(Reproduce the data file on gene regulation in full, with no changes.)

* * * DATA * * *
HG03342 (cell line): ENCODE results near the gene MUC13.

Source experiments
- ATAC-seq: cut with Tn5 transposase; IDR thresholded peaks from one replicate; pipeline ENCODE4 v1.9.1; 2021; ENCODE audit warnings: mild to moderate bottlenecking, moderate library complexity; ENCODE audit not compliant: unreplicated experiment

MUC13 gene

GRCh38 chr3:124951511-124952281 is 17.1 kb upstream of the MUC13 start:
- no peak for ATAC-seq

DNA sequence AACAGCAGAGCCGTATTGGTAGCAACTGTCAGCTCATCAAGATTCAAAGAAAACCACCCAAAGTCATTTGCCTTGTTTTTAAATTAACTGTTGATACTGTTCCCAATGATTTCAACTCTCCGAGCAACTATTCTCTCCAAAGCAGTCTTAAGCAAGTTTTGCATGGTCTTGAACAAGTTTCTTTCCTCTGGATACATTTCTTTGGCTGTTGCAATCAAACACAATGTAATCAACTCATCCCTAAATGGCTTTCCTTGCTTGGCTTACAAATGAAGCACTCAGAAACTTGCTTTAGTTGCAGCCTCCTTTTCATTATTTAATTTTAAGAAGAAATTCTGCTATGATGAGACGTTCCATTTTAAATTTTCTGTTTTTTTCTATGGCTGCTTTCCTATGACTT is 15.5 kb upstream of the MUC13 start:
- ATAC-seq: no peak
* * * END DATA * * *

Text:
HG03342 (cell line): ENCODE results near the gene MUC13.

Source experiments
- ATAC-seq: cut with Tn5 transposase; IDR thresholded peaks from one replicate; pipeline ENCODE4 v1.9.1; 2021; ENCODE audit warnings: mild to moderate bottlenecking, moderate library complexity; ENCODE audit not compliant: unreplicated experiment

MUC13 gene

GRCh38 chr3:124951511-124952281 is 17.1 kb upstream of the MUC13 start:
- no peak for ATAC-seq

DNA sequence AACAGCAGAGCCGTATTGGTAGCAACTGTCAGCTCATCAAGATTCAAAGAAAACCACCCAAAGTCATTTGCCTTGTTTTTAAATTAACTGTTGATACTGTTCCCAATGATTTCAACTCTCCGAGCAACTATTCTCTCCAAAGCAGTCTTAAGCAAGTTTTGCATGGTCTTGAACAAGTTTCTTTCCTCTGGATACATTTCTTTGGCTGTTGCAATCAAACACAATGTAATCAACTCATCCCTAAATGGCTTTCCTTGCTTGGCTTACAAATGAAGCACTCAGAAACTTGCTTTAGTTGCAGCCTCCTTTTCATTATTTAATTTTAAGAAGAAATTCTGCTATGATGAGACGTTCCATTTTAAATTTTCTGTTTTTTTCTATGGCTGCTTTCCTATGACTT is 15.5 kb upstream of the MUC13 start:
- ATAC-seq: no peak